Aussie interview & GIVEAWAY with Nicole Murphy

Photographed by Cat SparksAussie interview with speculative fiction and romance author, Nicole Murphy. She joins us during Aussie August month on the Australian Bookshelf to answer my questions about her Dream of Asarlai series. Check out the Giveaway at the end to win one of two copies of Rogue Gadda (Dream of Asarlai #3).

Hi Nicole, I am so pleased to have you on The Australian Bookshelf. Please tell us a bit about yourself:

Hi Jayne. Hello, Bookshelfers 🙂 I live near Canberra with my husband and my computer (I feel weird just saying husband – everyone else has children or cats or something). I’ve been writing fiction since I was a little girl and started focussing on publication in 2000. Since then I’ve had brief careers as a bookstore owner, journalist and checkout chick. I’ve had more than twenty short stories published and of course the Dream of Asarlai trilogy, the third book of which Rogue Gadda has just come out.

I would love to own a bookstore, I would want to work 24/7! What inspired you to write the Dream of Asarlai series? How did you come up with the very unique idea of the ‘Gadda?’

It all started with a dream – a girl, working in a university, having a hot affair with a spunky guy and hiding from him the fact she could do magic (I get a lot of ideas from dreams actually). I started building the world and I needed a reason for why I had a secret magical race – in my own reading, I require a definite trigger to fully suspend by disbelief and it was vital to have that in my writing as well. So I came up with the idea of a race that looked human but came from different ancestors and so had access to the energy of the world around them. I wanted them to be Australian-based but it was hard to fit that in against Indigenous mythology so I took a step back. Humans arose in Africa, right? What place is the opposite of Africa? The answer was immediate – Ireland. And then I realised what a great idea it was – Ireland is a land renowned for a connection with magic and the other, so it’s the perfect place for a secret magical race to be living. And so off it went.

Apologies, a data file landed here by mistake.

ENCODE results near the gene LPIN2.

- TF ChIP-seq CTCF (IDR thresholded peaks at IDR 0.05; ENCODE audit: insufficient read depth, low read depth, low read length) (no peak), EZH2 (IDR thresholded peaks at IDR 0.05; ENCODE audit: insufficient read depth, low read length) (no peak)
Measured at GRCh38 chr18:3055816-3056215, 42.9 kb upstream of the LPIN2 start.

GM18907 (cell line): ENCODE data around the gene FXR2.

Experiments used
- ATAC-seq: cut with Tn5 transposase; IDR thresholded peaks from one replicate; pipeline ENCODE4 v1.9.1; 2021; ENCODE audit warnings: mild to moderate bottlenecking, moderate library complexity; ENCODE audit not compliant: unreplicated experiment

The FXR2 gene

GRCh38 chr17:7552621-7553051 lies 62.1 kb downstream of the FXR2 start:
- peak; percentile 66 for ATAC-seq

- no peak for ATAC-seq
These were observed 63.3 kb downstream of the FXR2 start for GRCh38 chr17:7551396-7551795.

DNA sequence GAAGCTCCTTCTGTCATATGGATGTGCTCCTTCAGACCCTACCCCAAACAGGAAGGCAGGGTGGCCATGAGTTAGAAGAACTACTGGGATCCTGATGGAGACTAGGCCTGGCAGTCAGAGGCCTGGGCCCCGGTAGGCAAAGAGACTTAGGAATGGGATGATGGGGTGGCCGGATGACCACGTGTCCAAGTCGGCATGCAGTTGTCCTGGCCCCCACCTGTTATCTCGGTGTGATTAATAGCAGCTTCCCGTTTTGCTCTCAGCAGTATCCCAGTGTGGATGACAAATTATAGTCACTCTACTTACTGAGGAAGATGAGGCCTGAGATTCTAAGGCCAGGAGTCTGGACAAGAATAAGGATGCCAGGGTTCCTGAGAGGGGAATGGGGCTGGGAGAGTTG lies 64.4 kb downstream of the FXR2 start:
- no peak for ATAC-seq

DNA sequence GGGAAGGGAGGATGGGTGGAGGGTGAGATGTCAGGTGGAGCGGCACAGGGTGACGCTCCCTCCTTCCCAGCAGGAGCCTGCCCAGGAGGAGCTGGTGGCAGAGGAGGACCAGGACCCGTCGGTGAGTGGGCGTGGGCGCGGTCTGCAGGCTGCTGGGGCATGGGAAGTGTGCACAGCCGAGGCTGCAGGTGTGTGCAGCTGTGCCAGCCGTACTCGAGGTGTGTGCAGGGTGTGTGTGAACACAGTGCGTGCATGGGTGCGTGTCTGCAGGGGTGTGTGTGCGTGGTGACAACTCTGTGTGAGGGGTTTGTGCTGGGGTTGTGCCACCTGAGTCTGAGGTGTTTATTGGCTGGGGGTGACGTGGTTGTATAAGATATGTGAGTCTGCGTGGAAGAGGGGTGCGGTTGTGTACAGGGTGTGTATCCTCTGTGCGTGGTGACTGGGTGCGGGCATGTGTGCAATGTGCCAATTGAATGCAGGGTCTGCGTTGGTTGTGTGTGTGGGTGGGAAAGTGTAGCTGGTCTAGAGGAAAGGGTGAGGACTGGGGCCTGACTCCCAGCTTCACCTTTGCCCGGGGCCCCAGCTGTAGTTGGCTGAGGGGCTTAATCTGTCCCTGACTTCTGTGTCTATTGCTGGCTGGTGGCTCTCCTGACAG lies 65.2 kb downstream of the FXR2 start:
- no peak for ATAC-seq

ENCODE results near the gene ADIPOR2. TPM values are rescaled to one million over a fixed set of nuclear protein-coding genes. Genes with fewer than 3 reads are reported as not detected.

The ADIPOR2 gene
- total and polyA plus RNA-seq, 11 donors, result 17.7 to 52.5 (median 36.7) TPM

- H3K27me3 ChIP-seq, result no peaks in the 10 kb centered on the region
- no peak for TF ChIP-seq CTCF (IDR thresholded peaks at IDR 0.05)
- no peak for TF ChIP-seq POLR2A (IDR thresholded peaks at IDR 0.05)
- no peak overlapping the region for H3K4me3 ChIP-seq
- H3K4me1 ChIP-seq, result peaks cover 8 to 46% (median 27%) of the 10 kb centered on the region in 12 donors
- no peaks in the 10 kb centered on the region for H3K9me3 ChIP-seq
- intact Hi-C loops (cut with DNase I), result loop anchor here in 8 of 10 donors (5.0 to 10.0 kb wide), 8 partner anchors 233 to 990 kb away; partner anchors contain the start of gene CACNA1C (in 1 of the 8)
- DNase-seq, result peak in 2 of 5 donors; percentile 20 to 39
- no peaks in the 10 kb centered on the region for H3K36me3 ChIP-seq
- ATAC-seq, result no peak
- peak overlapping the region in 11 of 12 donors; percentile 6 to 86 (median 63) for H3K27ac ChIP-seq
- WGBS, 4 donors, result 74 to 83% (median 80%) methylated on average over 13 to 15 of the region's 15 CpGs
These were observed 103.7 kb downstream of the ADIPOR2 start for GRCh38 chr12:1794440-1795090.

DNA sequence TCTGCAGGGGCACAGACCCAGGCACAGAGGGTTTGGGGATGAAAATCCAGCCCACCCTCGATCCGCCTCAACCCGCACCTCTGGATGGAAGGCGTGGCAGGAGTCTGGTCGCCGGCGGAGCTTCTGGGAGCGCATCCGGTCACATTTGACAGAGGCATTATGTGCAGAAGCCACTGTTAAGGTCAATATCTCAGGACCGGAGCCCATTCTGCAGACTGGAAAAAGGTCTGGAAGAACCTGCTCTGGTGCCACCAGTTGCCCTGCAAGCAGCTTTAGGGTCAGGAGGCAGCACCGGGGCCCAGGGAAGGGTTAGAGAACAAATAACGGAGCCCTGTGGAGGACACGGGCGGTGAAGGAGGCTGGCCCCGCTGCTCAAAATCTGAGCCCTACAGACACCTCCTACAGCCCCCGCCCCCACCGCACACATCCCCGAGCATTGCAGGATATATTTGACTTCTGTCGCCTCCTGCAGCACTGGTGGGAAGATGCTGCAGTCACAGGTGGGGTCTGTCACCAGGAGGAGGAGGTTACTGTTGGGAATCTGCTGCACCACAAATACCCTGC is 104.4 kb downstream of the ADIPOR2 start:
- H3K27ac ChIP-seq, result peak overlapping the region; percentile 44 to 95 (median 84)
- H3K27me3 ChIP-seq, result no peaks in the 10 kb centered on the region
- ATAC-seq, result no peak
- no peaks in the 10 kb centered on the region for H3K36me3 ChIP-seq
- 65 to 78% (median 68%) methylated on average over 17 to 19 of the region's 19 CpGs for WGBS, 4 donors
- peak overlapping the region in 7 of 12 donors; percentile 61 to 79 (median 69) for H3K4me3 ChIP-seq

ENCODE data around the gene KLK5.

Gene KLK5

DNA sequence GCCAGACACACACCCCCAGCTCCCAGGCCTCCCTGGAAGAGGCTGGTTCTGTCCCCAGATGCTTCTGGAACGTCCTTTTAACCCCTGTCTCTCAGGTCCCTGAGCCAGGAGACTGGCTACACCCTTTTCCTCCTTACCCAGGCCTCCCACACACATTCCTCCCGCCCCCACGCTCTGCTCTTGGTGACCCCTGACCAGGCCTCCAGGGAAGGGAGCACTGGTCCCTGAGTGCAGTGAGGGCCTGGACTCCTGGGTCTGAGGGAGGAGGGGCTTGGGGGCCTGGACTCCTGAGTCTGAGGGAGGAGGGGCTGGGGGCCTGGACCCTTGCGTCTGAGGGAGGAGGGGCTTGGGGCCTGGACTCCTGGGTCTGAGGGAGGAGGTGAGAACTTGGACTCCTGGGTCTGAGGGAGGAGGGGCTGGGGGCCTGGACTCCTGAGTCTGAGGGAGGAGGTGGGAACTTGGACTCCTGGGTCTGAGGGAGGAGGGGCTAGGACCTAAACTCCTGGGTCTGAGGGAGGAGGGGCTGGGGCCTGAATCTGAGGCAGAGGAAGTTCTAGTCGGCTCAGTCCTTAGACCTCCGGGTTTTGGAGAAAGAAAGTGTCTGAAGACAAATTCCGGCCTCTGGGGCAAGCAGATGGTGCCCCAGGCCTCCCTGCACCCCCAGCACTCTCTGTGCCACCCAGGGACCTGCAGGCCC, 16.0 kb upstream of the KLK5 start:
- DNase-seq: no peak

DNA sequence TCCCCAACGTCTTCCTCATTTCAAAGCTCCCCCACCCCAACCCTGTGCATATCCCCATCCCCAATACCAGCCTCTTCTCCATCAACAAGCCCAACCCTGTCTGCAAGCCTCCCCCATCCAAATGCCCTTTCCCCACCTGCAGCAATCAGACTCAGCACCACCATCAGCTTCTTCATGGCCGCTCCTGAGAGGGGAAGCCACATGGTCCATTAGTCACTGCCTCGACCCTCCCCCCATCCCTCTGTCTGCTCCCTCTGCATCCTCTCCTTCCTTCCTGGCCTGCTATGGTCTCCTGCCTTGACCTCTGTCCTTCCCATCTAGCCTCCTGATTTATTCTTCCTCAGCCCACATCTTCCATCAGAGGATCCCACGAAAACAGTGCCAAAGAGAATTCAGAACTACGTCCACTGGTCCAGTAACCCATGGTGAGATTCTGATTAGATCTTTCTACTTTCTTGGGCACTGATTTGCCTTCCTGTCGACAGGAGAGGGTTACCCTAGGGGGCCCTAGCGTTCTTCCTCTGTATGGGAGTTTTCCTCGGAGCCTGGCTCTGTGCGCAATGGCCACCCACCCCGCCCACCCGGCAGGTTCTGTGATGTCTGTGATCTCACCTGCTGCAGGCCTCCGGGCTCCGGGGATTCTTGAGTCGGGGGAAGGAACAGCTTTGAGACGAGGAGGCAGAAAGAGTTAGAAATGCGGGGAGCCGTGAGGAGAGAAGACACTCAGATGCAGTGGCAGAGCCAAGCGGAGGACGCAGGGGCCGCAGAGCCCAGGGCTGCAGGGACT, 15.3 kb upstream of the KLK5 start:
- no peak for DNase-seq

I love the unique storyline and how you created such an interesting and magical race. When I read the second book in the series I was surprised that the story continues off where the first ended, only there were new protagonists introduced (which I must say I grew to love). This seems an unusual way to write a series, what were your thoughts about this?

That happened because at first, the series was strictly romance. You see it a lot with writers like Johanna Lindsey – she wrote one of my favourite romances, Warrior’s Woman. Then she wrote two more books in the series – featuring the children of the original. Same world, shared characters, different stories. So that’s what Dream of Asarlai was originally. But then in 2007 it went through a novel critique group here in Canberra and the suggestion was made to give it an overarching storyline. I really liked that idea, and so Asarlai and her vision of a new future for the gadda was born. I then overlaid and interweaved it and turned the three separate books into a continuous story, told from three different couples POV. It was a challenge, particularly by the end I was cursing that I did it, but then I’m doing it again in the new trilogy so I guess it’s like childbirth – you forget the pain when you’ve got the baby to love 🙂